Future-minded, scientific, curious and hard-working.
I am an 'understander' and a design counselor. My kind is rare -- but business needs all types to thrive.
I have an INFJ personality, along with only about 1 or 2 percent of all people. What this essentially means is that I'm an intuitive empath that loves understanding how and why things are, and using that understanding to improve situations and help people.
I am a sponge/meta-thinker. I naturally string together complex patterns and associations based on a wide range of data I continuously take in from my surroundings -- including the energy and emotion of living things. Carl Jung called this way of approaching the world - one's operating system in other words - "Introverted Intuition" (or Ni.)
With the aid of Ni, I'm able to make eerily accurate judgments about what will happen in the future based on the totality of my current-state understanding. My level of skill at this is called an "unconscious competence" because it's ingrained at the operating-system level.
The fact that I can absorb pretty much everything (whether I want to or not) gives me an edge for qualitative research. I save valuable time by naturally seeing past the persona and into what people keep hidden, especially emotions like fear and anxiety, and then intuitively know how to probe for clarification without being invasive.
I help design teams by uncovering and communicating what quant surveys cannot provide -- deep & rich data about why people behave the way they do.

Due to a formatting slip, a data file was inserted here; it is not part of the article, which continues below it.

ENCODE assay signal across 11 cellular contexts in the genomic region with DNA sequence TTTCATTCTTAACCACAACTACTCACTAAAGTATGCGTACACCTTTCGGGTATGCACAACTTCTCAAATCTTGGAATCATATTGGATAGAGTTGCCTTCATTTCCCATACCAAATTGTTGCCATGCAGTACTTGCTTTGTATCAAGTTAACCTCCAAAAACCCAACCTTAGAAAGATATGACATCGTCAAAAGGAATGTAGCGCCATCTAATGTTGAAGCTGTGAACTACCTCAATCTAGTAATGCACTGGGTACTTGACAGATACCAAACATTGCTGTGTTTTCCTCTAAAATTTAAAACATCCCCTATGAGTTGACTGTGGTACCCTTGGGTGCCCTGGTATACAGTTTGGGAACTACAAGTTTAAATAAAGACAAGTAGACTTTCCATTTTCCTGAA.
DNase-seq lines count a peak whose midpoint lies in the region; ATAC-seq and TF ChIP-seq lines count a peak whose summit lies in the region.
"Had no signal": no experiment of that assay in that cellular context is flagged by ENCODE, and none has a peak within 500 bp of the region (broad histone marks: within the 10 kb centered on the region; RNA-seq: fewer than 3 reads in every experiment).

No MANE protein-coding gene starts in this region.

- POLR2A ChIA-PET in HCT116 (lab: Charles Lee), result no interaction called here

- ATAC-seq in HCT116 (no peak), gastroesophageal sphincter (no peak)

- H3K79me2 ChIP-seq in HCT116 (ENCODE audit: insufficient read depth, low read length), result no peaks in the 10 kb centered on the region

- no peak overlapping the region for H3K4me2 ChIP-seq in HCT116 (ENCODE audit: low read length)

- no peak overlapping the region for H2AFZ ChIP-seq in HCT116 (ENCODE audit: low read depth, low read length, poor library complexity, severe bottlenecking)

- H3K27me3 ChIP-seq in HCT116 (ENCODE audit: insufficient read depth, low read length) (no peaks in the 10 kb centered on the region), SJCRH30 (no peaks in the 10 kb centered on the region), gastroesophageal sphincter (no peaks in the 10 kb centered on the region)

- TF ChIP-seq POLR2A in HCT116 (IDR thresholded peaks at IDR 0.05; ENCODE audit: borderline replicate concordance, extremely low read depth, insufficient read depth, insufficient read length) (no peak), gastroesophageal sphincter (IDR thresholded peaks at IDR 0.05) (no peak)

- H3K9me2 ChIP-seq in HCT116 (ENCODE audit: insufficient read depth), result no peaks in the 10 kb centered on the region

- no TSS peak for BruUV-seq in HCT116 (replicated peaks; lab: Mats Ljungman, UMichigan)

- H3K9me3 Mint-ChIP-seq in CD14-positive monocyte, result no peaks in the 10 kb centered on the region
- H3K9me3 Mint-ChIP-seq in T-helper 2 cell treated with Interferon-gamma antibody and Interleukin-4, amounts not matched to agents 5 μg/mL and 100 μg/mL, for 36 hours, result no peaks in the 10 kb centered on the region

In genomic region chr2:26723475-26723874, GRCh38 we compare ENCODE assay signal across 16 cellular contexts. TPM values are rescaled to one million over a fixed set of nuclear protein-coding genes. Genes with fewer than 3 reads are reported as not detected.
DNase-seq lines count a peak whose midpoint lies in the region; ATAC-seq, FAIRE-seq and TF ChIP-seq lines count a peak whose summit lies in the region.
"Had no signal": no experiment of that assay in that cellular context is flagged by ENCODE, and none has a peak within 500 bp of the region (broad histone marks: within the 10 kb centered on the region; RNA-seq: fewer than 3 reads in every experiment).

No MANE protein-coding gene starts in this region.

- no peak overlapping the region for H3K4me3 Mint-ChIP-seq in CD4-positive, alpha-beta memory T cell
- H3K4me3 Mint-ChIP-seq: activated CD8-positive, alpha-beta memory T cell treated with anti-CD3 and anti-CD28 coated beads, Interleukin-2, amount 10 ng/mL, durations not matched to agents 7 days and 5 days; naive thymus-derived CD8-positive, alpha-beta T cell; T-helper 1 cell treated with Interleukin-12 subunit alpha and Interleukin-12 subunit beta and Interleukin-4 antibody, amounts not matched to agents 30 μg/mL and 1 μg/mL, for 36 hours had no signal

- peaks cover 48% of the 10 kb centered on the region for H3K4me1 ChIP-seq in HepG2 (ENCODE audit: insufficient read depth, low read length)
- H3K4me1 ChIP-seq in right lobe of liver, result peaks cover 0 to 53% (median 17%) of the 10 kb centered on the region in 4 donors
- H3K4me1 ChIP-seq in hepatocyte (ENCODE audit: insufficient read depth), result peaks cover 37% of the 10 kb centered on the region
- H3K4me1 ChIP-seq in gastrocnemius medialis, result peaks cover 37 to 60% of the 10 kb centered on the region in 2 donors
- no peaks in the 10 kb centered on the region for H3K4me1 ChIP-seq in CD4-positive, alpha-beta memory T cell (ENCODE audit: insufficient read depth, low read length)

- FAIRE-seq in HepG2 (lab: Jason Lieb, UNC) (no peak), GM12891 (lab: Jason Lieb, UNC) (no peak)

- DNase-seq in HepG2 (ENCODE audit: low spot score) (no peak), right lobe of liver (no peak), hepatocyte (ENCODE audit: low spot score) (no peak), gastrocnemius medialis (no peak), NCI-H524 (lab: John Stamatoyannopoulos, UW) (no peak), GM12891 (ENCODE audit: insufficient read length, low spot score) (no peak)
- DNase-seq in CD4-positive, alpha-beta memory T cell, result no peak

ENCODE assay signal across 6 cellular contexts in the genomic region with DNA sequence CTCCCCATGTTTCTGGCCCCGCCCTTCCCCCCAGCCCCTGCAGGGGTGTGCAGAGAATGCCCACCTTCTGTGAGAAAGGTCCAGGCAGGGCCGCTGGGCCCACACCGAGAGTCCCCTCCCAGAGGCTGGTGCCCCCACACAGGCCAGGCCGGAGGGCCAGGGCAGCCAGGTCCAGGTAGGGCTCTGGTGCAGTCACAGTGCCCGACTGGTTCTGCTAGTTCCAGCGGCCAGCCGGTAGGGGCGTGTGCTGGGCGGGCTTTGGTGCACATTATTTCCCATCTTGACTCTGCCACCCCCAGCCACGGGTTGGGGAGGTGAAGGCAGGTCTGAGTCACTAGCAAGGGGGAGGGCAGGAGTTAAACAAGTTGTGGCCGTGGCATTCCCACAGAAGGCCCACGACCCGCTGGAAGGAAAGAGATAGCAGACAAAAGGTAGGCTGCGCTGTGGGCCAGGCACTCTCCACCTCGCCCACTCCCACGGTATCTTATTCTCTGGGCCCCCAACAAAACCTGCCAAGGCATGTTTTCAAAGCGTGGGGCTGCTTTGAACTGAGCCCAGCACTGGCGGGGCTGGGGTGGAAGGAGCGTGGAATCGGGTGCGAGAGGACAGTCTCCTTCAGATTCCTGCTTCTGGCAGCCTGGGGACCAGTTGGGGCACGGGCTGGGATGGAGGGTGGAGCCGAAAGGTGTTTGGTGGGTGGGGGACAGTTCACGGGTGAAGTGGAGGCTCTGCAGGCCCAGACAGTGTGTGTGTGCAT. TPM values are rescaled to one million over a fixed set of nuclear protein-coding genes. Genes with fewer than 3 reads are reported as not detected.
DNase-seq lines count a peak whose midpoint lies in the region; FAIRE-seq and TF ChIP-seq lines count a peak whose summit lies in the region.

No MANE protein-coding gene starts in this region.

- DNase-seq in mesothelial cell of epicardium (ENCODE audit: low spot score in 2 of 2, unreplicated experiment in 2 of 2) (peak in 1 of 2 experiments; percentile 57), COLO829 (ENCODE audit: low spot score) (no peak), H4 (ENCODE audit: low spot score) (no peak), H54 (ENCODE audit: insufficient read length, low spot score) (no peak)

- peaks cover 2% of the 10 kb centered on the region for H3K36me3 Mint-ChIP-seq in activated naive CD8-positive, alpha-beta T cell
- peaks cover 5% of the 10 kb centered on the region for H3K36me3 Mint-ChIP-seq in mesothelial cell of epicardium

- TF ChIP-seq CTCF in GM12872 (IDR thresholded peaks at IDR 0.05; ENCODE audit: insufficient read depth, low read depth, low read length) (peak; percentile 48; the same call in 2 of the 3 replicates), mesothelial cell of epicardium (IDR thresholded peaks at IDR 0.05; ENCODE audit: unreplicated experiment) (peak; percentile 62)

Design teams need to understand what people do, and most importantly, why, to come up with the best solutions. The only way to reliably uncover 'why' is through observing and talking with research participants in-person and virtually.
Self-reported claims and speculations about one's behavior are generally unreliable. So, to get to the truth, I watch people do tasks in their environments and ask questions to find drivers and motivations for what they do.
I am a natural at getting to the truth. My personality provides unlimited intuition and empathy, which I use to connect with research participants – even when meeting virtually. Also, I work with purpose and intention and ensure a reliable set of outcomes so teams can quickly use my findings to improve their work.
I strongly advocate for radical inclusion in design. It's just a win-win for everyone.
Successful digital businesses revolve around the needs of people, not technology, and this is especially important when considering accessibility. Persons with disabilities – whether permanent, temporary, visible or invisible – need to 'do life' just like everyone else. They all deserve a voice in product and service design, and to earn their loyalty their we must listen.
It is especially important to include our growing senior population, as many baby boomers are starting to develop low vision from age-related diseases like cataracts and macular degeneration. They have trouble using products and services that are not designed to accommodate a full range of visual capability - so they search out and ultimately commit to the ones that do suit them. Can you blame them?
I have strong ethics and take making recommendations very seriously.
The Open AI Charter, the ACM Statement of Ethics and the World Wide Web Consortium (W3C) Statement of Ethics are my guidelines.
The role of technology in our lives is exponentially increasing. Our collective digital future demands that researchers, architects, and designers work together for the common good, take responsibility for things we create - along with their cultural manifestation - and think through unintended consequences as part of the design process. Our future as a species depends on it, and we are on the front lines.
Vikki Highland © 2018